The Chronological Secrets of Tim is an energetic melodrama about relationships, but it's not wild enough to titillate, and it doesn't answer enough questions to entertain. The show is one lengthy tease, and the final product makes one a bit blue, so to speak. The writing is intentionally comic, mixed with heavy splashes of roundabout MTV-like chatter, but like Tim himself, the farce just needs to try harder to account for itself. How do you account for a show running long enough to merit an intermission when it's built around a man sitting on a ledge, threatening to jump? How does that premise last two hours? Granted, the rookie negotiator proves that we're not grounded in reality, and that's cemented by Tim's ex-girlfriend Alexandra showing up, and more so when Tim's latest ex-girlfriend Amanda arrives. Not that either of them pulls him down from the ledge, or that either of them really has a reason for being there. They're as much plot devices as they are chances for playwright Janet Zarecor to belittle the self-centered, cheating, egotistical Tim. (Why his parents think he's gay remains a mystery, just like the mysterious journal entry whose threatened revealing is the climax of Act I.)

Sarah Ali does a nice job of focusing our attention on the wings for the chronological flashbacks that occur whenever one of the girls reads from Tim's sexcapade of a journal, and she manages to evoke setting and character with a bare minimum of props. All the actors do a fine job of switching mood between past and present, but it's telling that the show only seems to be alive when it's in the short, segmented realm of the past. There, the narrative has clear actions (or at least a clear punchline); in the present, the single action is stretched beyond plausibility and far too much into monotony. When things are shaken up in the second act, they're not only inconsistent with the limited character and need of the first act, but they don't even pay off.

The Impetuous Theater Group produced The Chronological Secrets of Tim, and it's a good name for their company, as this effort comes across as eager and headlong. (Even the advertising seems rash: why the name Tim is spelled with the lightning-bolt of Harry Potter will forever remain a mystery.) The actors make the most of it, particularly Liz Bangs, who plays all the miscellaneous hook-ups of yore, but after an hour, it's no longer as much fun to watch themselves futilely throw themselves at the script. At that point, we're watching for someone to throw themselves out the window.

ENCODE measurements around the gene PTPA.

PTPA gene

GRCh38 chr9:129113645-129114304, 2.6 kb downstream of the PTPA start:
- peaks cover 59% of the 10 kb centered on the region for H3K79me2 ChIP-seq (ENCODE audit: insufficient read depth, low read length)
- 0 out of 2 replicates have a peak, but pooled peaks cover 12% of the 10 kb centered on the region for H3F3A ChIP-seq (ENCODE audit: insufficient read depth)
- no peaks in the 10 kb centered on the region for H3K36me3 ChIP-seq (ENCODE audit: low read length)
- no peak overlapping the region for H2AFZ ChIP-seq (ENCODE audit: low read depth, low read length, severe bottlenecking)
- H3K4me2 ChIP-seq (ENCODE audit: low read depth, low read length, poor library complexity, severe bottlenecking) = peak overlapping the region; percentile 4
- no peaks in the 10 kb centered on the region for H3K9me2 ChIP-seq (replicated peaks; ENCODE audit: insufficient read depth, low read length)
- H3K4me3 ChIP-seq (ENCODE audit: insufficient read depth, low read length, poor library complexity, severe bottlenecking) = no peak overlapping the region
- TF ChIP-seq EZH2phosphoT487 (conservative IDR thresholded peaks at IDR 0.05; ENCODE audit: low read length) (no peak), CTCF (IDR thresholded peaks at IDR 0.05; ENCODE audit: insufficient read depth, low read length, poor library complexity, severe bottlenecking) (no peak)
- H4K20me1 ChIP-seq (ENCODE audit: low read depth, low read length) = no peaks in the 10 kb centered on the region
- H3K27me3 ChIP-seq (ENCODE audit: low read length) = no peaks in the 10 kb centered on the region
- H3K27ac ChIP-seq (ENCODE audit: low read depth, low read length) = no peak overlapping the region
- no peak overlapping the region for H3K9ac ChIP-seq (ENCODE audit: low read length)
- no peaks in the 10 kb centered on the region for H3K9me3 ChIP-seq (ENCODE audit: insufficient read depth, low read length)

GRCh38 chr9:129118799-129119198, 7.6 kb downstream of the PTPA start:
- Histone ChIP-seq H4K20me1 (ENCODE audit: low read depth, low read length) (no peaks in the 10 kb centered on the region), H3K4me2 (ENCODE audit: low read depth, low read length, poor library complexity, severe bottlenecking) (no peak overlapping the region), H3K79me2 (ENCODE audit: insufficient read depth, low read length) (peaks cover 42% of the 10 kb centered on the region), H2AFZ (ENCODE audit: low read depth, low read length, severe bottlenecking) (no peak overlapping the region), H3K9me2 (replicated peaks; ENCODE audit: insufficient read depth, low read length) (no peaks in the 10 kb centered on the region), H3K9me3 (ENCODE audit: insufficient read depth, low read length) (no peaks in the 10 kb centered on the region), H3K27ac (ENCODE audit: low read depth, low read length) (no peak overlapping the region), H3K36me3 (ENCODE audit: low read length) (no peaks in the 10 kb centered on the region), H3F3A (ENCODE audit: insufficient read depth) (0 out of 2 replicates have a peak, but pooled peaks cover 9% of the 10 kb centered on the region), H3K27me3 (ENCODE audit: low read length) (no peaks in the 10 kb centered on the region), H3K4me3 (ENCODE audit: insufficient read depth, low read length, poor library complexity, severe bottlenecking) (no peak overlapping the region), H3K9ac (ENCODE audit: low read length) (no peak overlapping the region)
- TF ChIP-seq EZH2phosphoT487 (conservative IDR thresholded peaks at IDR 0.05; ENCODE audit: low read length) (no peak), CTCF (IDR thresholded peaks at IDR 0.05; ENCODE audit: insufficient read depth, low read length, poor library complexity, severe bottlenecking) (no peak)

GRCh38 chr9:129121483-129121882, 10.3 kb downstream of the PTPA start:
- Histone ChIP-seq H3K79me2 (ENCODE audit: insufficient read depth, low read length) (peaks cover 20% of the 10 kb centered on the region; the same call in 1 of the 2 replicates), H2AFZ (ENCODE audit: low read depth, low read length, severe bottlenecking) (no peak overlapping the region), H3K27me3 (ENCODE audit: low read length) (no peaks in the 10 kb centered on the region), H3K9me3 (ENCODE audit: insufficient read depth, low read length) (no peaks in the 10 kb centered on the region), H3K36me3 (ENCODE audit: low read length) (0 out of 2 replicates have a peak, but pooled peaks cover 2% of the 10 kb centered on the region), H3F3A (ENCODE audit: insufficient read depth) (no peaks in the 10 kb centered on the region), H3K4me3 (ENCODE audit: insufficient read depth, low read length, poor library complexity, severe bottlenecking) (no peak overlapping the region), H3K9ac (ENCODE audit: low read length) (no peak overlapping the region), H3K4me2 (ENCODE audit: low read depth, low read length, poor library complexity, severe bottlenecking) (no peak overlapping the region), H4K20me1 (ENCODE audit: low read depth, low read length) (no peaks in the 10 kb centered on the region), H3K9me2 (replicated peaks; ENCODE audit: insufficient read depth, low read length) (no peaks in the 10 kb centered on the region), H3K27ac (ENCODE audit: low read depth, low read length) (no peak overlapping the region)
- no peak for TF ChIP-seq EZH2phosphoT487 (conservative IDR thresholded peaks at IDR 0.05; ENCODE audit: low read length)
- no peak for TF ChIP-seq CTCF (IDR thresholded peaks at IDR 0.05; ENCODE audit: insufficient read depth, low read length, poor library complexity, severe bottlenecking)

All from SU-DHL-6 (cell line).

Monday, May 21, 2007

PLAY: "Peasant"

Susan Ferrara's one-woman show, Peasant, looks like what it is--a workshop presentation--but it sounds so good, that I can't wait for her to flesh it out a little more. The issue with Peasant is that it's dramatically poor, so Ferrara is forced to mine her various characters for personality over substance. She plays up the comedy and theatricality of morphing from one character to another, and boils entire characters down to their sweet mannerisms, as with her childish description of Dracula: "I like Dracula because. I like Dracula because. He's very tall. And he wears black. And a cape. And he can fly. And. I like Dracula."

The most substantial character is her grandmother, Assunta, who (with sisters Rosalia and Lucia) makes the trip from Italy to America during the first World War. In the present, Assunta is a charmingly persistent matriarch who scolds and clucks her way around the stage; in the past, she delivers a grievous and poetic litany: "War took everything. Even the color green. Nothing but brown in San Marco. Southern Italy. Just dirt and rock. You think God forget color." After they reach Virginia, things get even harsher. Susan's grandfather, Francesco, works in the mines until he becomes a version of Dracula himself (or Ralph Ellison's Invisible Man): "Day and night he work for years. Buried in dose mines. Til his skin was as smooth an' white as da coal was dark. You could see the blood move thru him. You could see his heart beat. Almost invisible, buried for years."